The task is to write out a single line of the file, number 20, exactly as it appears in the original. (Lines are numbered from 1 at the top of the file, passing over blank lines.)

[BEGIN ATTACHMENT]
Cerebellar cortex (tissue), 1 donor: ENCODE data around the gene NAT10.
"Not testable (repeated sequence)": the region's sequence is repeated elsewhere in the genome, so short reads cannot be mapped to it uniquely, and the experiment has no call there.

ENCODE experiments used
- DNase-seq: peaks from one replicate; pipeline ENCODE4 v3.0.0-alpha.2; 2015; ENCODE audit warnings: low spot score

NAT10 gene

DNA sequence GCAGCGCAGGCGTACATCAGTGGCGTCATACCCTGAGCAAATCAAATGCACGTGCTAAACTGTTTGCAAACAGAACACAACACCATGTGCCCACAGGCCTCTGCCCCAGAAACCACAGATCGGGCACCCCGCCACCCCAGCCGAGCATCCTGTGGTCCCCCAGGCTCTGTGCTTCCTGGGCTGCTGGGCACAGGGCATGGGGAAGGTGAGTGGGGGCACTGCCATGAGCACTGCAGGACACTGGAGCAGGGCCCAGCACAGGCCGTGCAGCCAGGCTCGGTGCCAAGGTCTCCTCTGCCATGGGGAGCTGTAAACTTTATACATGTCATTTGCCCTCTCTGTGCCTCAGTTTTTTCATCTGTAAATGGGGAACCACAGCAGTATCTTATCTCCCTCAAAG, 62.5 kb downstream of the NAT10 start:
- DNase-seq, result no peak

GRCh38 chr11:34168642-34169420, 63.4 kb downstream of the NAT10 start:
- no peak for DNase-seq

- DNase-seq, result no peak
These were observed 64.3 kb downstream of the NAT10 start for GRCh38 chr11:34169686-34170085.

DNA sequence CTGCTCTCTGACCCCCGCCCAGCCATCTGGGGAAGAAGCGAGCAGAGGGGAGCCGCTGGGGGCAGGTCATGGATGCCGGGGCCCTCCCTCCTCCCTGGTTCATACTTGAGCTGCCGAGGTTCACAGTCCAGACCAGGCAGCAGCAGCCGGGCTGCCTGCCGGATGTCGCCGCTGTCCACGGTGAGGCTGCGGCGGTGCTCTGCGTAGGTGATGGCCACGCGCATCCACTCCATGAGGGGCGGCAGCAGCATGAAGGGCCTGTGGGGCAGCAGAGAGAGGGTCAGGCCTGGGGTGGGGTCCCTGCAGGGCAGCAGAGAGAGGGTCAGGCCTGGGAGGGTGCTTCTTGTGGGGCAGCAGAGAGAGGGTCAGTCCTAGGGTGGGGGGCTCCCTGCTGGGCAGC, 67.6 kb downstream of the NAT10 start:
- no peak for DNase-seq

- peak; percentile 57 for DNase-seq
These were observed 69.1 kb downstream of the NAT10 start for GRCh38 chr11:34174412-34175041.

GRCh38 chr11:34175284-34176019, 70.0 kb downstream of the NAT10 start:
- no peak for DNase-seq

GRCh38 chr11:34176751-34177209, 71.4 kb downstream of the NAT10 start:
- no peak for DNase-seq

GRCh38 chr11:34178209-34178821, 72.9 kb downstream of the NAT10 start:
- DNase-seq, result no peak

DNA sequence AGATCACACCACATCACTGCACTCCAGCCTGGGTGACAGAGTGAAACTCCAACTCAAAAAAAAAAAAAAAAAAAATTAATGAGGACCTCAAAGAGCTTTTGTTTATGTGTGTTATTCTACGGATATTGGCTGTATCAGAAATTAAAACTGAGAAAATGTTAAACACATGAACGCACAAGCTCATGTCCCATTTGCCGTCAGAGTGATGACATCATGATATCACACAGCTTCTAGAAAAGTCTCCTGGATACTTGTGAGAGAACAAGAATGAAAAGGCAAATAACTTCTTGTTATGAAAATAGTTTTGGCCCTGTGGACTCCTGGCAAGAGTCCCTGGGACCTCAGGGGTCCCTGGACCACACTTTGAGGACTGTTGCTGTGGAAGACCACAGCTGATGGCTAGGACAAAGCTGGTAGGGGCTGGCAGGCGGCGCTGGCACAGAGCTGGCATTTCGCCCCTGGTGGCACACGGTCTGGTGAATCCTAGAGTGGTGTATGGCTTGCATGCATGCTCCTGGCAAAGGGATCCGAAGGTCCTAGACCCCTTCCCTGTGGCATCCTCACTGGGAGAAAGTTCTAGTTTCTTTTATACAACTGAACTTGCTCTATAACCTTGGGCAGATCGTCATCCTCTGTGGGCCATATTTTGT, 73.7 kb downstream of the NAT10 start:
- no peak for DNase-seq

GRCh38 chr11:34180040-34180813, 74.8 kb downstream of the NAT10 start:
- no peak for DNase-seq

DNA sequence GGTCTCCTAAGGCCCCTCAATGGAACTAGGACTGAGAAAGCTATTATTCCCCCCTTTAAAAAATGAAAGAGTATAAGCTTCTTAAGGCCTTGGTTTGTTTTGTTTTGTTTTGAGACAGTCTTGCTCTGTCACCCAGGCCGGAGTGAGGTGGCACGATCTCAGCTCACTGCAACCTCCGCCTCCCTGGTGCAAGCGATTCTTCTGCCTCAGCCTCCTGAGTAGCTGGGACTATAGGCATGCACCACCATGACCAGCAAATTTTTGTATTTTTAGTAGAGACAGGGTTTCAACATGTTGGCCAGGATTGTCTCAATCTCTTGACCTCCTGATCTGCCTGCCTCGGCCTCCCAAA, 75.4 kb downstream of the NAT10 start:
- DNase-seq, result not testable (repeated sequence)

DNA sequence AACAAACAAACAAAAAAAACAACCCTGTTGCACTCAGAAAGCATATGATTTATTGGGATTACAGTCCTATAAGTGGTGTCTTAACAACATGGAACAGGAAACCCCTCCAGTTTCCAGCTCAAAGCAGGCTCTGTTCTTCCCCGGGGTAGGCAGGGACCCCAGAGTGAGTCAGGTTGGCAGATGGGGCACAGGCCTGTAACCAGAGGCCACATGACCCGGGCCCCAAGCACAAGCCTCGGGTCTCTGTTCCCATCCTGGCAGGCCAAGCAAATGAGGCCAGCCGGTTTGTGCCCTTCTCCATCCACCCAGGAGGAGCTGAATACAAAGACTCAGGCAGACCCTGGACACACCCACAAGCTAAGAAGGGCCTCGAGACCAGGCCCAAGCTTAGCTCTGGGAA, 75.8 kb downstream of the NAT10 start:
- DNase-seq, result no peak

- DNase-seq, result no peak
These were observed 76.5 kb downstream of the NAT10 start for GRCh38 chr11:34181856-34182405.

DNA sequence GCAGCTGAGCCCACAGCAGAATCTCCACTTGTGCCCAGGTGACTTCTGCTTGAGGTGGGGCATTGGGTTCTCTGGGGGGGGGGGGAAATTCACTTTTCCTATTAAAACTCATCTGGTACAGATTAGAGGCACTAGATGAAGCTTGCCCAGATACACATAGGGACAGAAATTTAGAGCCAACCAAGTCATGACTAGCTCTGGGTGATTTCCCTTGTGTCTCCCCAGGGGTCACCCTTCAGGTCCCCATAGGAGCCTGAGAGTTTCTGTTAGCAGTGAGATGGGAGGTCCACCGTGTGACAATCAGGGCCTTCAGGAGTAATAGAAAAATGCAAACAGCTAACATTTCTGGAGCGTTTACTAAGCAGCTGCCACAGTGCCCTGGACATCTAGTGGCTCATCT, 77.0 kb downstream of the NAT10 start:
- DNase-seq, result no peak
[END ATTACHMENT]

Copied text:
GRCh38 chr11:34178209-34178821, 72.9 kb downstream of the NAT10 start: